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United States v. Chujoy

United States District Court, W.D. Virginia, Harrisonburg Division

September 13, 2016

UNITED STATES OF AMERICA,
v.
FELIX ADRIANO CHUJOY, et al., Defendants-

          MEMORANDUM OPINION

          Michael F. Urbanski United States District Judge.

         On December 22, 2015, a jury found defendants Felix Adriano Chujoy and Carolyn J. Edlind guilty of conspiracy to engage in witness tampering under 18 U.S.C. § 1512(k) (Count One), witness tampering under 18 U.S.C. § 1512(b)(1) (Count Two), and obstruction of justice under 18 U.S.C. § 1503 (Count Three). The jury also found Edlind guilty of perjury under 18 U.S.C. § 1623 (Count Four), and a second count of obstruction (Count Five).

         Before the court is defendants' joint motion for new trial, ECF No. 127.[1]Because the motion is untimely and defendants fail to show excusable neglect for the filing delay, the motion is DENIED.

         I.

         Trial in this case began on December 16, 2015. At the close of the government's evidence, defendants jointly moved for a judgment of acquittal pursuant to Rule 29 of the Federal Rules of Criminal Procedure. The court reserved decision, and the trial continued. The defendants renewed their Rule 29 motion at the close of all the evidence. The court granted the motion in part and submitted the remaining case to the jury. The jury returned a guilty verdict on December 22, 2015.

         After the jury returned its verdict, defendants again renewed their Rule 29 motion. The court ordered them to submit written briefs, and set a deadline thirty days after filing of the trial transcript. Defendants timely filed a joint brief in support of their Rule 29 motion, and the court heard oral argument on May 11, 2016.

         During the May 11 argument, several issues were raised regarding Count Four, and the court ordered the government and Edlind to file supplemental briefs addressing the following issues: (1) whether the "literal truth" or "fundamental ambiguity" doctrines applied to the false statements alleged in Count Four; (2) whether the analysis of Count Four would be affected were the court to conclude that one or more of the alleged false statements could not support a perjury conviction as a matter of law; (3) whether the absence of a special unanimity jury instruction in Count Four bore on the second issue; and (4) whether the court could consider errors in jury instructions when the defendants had filed only a Rule 29 motion and not a motion for new trial under Rule 33. ECF No. 124. Supplemental briefs were filed on June 1, 2016.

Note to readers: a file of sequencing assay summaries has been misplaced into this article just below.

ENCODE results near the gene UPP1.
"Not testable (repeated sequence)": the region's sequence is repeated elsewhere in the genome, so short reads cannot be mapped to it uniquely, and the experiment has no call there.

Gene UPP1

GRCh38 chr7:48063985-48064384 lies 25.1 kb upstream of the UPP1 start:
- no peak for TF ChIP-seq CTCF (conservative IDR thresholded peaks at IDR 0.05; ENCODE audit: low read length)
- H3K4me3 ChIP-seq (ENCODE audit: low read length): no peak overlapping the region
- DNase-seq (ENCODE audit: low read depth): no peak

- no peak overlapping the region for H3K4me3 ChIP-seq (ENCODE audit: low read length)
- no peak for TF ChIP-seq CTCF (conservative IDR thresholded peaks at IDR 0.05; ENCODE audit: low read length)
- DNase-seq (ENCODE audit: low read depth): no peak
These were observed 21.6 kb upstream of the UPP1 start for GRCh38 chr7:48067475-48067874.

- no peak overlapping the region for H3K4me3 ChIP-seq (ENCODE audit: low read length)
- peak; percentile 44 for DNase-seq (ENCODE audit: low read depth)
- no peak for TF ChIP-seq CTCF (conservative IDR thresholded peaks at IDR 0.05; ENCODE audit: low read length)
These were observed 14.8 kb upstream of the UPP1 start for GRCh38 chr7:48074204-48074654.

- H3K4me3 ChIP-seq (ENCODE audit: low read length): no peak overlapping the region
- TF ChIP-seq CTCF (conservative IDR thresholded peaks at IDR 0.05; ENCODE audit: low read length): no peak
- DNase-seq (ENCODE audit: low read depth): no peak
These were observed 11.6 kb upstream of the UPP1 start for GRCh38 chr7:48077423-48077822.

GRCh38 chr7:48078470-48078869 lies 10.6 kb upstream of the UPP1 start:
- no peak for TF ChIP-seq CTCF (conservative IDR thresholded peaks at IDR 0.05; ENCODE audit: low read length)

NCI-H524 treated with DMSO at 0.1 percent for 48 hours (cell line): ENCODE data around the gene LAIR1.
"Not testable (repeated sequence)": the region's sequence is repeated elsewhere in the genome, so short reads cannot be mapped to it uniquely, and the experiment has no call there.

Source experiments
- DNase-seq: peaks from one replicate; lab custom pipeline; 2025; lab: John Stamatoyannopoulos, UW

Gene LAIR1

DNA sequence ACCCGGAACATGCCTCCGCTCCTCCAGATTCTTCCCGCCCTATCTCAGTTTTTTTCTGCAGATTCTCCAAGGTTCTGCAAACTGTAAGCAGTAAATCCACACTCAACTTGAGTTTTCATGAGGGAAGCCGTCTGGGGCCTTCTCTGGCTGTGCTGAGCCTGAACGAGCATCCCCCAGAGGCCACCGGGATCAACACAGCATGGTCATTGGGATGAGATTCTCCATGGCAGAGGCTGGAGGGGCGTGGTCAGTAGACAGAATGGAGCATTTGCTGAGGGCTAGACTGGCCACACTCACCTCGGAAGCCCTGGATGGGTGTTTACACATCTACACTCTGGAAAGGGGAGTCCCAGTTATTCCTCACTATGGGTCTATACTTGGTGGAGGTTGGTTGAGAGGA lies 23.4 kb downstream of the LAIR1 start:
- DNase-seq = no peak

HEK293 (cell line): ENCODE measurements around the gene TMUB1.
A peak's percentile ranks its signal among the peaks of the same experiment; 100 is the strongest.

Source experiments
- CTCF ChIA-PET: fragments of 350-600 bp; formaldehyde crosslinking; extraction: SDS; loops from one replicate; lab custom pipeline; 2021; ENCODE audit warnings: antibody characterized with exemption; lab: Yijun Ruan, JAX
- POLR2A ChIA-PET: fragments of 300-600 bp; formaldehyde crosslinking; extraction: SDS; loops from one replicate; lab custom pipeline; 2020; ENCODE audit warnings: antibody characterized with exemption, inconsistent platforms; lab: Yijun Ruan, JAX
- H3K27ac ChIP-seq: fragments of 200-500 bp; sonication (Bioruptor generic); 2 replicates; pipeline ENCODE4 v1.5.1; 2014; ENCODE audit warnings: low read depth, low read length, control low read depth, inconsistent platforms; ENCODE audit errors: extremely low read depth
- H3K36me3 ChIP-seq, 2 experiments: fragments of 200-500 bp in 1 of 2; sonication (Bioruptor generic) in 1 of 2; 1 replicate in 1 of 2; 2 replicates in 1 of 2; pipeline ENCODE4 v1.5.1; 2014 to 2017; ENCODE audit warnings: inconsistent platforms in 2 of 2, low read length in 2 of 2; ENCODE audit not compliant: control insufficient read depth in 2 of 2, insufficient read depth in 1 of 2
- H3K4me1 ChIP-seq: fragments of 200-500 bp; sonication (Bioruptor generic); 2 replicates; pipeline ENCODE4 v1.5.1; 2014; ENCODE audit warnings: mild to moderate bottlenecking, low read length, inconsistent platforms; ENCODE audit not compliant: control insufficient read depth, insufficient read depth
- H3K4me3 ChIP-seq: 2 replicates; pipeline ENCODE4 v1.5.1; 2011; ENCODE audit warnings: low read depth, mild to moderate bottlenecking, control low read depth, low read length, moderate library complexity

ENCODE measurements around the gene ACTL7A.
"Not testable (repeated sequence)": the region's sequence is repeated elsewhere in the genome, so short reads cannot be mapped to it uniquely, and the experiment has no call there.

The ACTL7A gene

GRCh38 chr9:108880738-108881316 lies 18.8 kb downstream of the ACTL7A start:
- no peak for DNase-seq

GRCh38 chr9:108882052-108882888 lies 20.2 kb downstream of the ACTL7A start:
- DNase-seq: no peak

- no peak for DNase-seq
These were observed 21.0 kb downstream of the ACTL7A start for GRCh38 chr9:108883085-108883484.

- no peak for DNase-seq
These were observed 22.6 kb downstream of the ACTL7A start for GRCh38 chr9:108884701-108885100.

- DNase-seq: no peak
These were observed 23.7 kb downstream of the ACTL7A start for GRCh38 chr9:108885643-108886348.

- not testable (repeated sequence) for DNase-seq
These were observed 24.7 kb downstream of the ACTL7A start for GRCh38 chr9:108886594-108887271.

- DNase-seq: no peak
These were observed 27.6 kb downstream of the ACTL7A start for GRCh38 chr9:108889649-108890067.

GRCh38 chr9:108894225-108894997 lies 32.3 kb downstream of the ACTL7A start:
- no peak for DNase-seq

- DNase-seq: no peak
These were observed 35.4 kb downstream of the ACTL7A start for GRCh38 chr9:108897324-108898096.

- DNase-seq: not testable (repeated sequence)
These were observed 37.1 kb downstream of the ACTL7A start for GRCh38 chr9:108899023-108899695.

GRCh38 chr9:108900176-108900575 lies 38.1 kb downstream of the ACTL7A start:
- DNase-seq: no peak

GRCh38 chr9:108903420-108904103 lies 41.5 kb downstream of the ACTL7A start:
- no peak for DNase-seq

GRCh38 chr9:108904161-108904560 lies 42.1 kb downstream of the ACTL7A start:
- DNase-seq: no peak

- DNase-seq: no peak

Two days later, on June 3, 2016, Edlind filed a motion for new trial pursuant to Rule 33 of the Federal Rules of Criminal Procedure. The court heard a second round of argument on July 20, 2016, focusing specifically on the timeliness of the motion for new trial. During the July 20 hearing, Chujoy orally moved to join Edlind's Rule 33 motion, effectively transforming Edlind's original Rule 33 motion into a joint motion for new trial.

         II.

         Defendants' Rule 33 motion rises and falls on timeliness grounds. The motion was filed nearly six months after trial and almost three months after the extended deadline for post-trial motions. This is well outside the time limits provided by the Federal Rules. Because defendants fail to show excusable neglect for their late-filed motion, the court finds it untimely and will not consider it. Nor does the court have authority to convert the pending Rule 29 motion into a motion for new trial.

         A.

         A motion for new trial must be filed within fourteen days of a guilty verdict, absent proof of newly discovered evidence. Fed. R. Grim. P. 33(b)(2). However, the time limits in Rule 33 are not jurisdictional, see Eberhart v. United States. 546 U.S. 12, 19 (2005) (per curiam), and must be read in light of Rule 45. Specifically, Rule 45(b) states:

(1) In General. When an act must or may be done within a specified period, the court on its own may extend the time, or for good cause may do so on a party's motion made:
(A) before the originally prescribed or previously extended time expires; or
(B) after the time expires if the party failed to act because of excusable neglect.
(2) Exception. The court may not extend the time to take any action under Rule 35, except ...

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